Re: [Dhcwg] Re: Change to 'seconds' field in DHCP message header

Ted Lemon <> Tue, 28 August 2001 00:54 UTC

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To: Ralph Droms <>
Subject: Re: [Dhcwg] Re: Change to 'seconds' field in DHCP message header
In-Reply-To: Message from Ralph Droms <> of "Mon, 27 Aug 2001 09:11:35 EDT." <>
Date: Mon, 27 Aug 2001 10:35:23 -0400
From: Ted Lemon <>
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> Can anyone give us the benefit of experience with the 'secs' field
> in DHCPv4?  There hasn't been any interest in defining a new option
> with greater range or precision than the current 0-255 seconds
> measured in seconds.  Has the range or precision in DHCPv4 been
> inadequate in any specific instance?

A millisecond is a thousandth of a second.  So the range with 16 bits
is 65.536 seconds, not 655.36 seconds as Bernie said.  I think this is
too short to represent a reasonable set of cases.  There may be
devices, e.g. low power scientific devices that might want to probe
the network from time to time, but can't afford the power cost of
probing it frequently, where the desirable retry interval may be much
longer than that.  I do not know of any such devices that are in use
right now, but it seems plausible to me that someone might want to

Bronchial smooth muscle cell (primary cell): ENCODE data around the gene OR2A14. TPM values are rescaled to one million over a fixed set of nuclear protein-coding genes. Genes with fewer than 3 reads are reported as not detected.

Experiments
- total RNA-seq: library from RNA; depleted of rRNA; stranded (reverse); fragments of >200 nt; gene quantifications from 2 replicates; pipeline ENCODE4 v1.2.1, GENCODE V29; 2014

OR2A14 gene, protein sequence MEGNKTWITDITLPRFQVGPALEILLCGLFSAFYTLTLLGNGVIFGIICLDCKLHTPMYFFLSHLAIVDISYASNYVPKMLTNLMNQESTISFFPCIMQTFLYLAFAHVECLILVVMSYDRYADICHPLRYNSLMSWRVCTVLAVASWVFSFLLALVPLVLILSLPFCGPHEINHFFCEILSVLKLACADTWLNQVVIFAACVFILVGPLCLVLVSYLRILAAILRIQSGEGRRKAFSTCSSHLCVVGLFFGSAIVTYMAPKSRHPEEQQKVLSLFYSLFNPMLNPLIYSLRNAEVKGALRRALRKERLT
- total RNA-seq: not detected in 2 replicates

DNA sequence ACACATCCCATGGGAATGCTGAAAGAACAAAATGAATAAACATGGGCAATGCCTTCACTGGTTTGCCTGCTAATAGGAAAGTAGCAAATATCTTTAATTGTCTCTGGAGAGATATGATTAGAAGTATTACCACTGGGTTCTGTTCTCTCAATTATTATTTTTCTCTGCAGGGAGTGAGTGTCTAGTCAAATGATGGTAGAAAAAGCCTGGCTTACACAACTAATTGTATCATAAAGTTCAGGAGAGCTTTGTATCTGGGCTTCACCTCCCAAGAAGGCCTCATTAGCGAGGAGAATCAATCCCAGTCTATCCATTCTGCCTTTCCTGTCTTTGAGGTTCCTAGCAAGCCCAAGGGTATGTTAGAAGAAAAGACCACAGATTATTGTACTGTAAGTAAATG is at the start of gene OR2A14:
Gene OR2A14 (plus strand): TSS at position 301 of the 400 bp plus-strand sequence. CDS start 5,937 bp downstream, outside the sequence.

deploy one, and I would like to account for that possibility.

> Another alternative for greater range would be to define the units
> of the data value to be tenths of a second.  My intuition is that
> tenths of a second should be sufficiently precise...

I think it's good to have better granularity than that.   We specify
the retry timeout in milliseconds, so the retry interval should also
be computed in milliseconds.

This is an option that will only be present in exceptional cases, and
we are discussing a difference in space consumption of 33%.  I am all
in favor of saving space in frequently-transmitted packets, but this
is not much space, and will not be in the most frequently-transmitted

I may be wrong that we need this extra breathing room, but the cost is
low, and I'd really appreciate it if we could stop arguing about this
and just take the risk that we might be being a little bit generous in
our allocation of bits.


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